An In-Depth Look at the Sturmgewehr 44

I recently wrote about the topic of assault rifles, and mentioned something about their history. One of the things I talked about was the first assault rifle, the Sturmgewehr 44, but I only had time for a quick discussion of it. I thought it might be interesting to look at it in a bit more detail and see how it compares with its more modern descendants.

German infantry began the Second World War with the Mauser Kar98k as their standard rifle. This was an excellent design – well made, robust and very accurate – but it was already showing its age by 1939. It was basically a shortened and modernized version of the Gew98 used in the First World War, and while it was more than a match for the Soviet Mosin-Nagant M91/30, it didn’t match up to the rifles of the Western Allies. It had a five-round magazine, compared to eight rounds for the M1 Garand and ten for the British Number 4 Mark 1, and its Mauser bolt action, while immensely strong and inherently accurate, was also slow to operate. Both the semiautomatic M1, and the No. 4’s extremely fast Lee bolt, could outshoot it easily.

In practice, while a German rifleman lacked firepower against his western opponents when compared one to one, soldiers don’t fight individually; the German MG34 and MG42 GPMGs significantly outgunned the Bren and were in a different class to the BAR, so German infantry could hold their own. The Wehrmacht was aware of the Kar98k’s deficiencies, though, and in 1941 they introduced a semi-automatic rifle. This was complicated and expensive, though, and even an improved model was significantly inferior to the M1. Then the Germans resurrected a lower-powered experimental cartridge from the 1930s, the 7.92x33mm Kurz (Short) round, and started looking for a rifle that could fire it. Two designs, from Walther and Haenel, competed, and the Haenel one eventually became the StG 44.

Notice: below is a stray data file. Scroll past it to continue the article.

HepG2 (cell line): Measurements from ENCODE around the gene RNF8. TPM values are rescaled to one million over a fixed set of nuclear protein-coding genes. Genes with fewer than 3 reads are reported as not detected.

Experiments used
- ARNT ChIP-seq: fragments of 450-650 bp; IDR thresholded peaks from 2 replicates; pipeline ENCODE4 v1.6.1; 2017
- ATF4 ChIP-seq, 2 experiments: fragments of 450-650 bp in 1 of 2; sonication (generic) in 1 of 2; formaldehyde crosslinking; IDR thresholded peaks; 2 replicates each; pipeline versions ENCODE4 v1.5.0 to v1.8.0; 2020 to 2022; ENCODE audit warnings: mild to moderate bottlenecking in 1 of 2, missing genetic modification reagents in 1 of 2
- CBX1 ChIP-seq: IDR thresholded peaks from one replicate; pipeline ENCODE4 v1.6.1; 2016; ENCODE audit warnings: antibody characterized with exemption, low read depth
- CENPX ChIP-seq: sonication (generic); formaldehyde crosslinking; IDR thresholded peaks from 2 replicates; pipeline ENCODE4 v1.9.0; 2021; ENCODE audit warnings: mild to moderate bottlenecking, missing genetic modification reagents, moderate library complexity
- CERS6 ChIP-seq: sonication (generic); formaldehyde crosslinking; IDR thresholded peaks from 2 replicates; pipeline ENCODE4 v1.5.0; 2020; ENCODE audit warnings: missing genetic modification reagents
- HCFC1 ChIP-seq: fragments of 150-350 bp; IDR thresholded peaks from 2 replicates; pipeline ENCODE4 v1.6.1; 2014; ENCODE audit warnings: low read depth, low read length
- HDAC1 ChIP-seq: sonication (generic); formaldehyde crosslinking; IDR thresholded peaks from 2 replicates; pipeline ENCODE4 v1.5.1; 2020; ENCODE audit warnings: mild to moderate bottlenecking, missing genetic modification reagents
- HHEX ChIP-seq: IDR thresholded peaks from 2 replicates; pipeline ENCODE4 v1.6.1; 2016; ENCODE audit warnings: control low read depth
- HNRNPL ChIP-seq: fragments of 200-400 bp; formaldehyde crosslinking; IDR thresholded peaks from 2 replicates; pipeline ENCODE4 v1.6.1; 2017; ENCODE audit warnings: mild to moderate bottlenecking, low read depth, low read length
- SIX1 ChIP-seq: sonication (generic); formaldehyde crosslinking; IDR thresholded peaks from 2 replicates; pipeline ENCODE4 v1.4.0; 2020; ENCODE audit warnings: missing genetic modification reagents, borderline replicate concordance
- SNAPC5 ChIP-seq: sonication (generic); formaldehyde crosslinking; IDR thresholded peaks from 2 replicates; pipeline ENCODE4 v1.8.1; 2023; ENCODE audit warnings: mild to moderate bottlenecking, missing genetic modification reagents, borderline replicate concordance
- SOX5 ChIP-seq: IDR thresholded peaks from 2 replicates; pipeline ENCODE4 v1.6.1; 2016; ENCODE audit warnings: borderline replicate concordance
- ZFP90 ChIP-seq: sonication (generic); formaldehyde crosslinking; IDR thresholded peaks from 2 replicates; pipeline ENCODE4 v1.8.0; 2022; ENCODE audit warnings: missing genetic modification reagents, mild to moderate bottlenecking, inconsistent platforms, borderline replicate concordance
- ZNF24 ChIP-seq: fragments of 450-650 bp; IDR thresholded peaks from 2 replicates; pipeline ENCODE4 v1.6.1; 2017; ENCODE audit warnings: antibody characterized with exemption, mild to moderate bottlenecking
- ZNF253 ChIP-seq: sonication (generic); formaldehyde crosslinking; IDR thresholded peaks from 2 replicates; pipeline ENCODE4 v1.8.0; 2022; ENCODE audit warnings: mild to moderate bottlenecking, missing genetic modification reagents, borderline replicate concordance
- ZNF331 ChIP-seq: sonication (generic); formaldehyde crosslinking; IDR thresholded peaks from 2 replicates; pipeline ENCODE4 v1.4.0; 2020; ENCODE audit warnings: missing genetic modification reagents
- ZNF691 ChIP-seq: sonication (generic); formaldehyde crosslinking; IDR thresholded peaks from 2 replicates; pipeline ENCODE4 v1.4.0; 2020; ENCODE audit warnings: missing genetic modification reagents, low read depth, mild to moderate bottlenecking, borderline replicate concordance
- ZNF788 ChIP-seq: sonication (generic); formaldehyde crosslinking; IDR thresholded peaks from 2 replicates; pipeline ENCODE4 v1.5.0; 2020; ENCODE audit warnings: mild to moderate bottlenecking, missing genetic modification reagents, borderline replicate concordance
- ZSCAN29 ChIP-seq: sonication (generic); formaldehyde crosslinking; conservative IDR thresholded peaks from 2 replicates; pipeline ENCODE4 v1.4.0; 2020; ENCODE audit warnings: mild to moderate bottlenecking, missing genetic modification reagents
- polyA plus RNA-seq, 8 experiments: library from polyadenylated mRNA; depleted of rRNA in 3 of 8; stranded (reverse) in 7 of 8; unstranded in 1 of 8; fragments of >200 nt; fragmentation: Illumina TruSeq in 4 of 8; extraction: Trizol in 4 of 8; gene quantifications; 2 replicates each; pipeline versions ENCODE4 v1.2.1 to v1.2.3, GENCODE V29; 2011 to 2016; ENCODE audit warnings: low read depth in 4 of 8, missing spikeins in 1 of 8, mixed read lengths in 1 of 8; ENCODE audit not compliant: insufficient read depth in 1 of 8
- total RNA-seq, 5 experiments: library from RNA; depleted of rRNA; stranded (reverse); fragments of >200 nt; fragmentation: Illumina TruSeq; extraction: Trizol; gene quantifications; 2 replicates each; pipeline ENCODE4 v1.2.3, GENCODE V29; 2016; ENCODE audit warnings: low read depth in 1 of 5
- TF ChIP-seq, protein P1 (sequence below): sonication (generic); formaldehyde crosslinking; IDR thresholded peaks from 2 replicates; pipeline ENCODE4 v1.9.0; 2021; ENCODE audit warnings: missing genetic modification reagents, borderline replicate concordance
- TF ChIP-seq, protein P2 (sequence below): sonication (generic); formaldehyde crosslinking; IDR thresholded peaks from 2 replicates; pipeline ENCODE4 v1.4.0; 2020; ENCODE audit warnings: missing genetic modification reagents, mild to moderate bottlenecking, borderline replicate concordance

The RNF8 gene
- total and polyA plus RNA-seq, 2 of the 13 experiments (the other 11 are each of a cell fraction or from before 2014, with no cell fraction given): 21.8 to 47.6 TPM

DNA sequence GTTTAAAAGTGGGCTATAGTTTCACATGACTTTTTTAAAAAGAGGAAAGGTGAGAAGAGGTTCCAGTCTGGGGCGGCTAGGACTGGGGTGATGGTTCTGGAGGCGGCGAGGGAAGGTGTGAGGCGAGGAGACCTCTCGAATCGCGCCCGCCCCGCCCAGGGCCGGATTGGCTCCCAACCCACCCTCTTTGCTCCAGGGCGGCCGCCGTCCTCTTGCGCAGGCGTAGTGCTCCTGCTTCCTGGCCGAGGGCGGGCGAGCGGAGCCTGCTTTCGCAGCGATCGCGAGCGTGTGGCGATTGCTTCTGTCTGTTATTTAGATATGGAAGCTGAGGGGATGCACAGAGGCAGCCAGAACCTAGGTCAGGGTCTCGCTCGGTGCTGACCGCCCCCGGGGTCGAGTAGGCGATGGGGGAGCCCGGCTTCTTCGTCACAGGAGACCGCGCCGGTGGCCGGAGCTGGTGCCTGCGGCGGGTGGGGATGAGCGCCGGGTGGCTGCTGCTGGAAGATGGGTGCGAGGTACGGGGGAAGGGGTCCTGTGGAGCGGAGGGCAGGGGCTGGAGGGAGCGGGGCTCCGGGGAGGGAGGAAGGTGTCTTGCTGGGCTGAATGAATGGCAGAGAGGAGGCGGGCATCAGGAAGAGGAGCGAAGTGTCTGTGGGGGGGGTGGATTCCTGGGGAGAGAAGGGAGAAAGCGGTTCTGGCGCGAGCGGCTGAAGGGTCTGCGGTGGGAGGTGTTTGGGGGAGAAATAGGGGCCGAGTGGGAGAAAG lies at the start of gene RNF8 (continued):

One of the requirements for the new design was that it had to be simpler, faster and cheaper to produce than the Kar98k or the semi-auto weapons. By this stage Germany was short of high-grade steel, so stamped metal was preferred to machining. Other requirements were a selective fire capability and an effective range of at least 440 yards – the Wehrmacht had realized that over half of all infantry engagements were at less than 220 yards, and almost all within 330. Haenel’s design met all those requirements.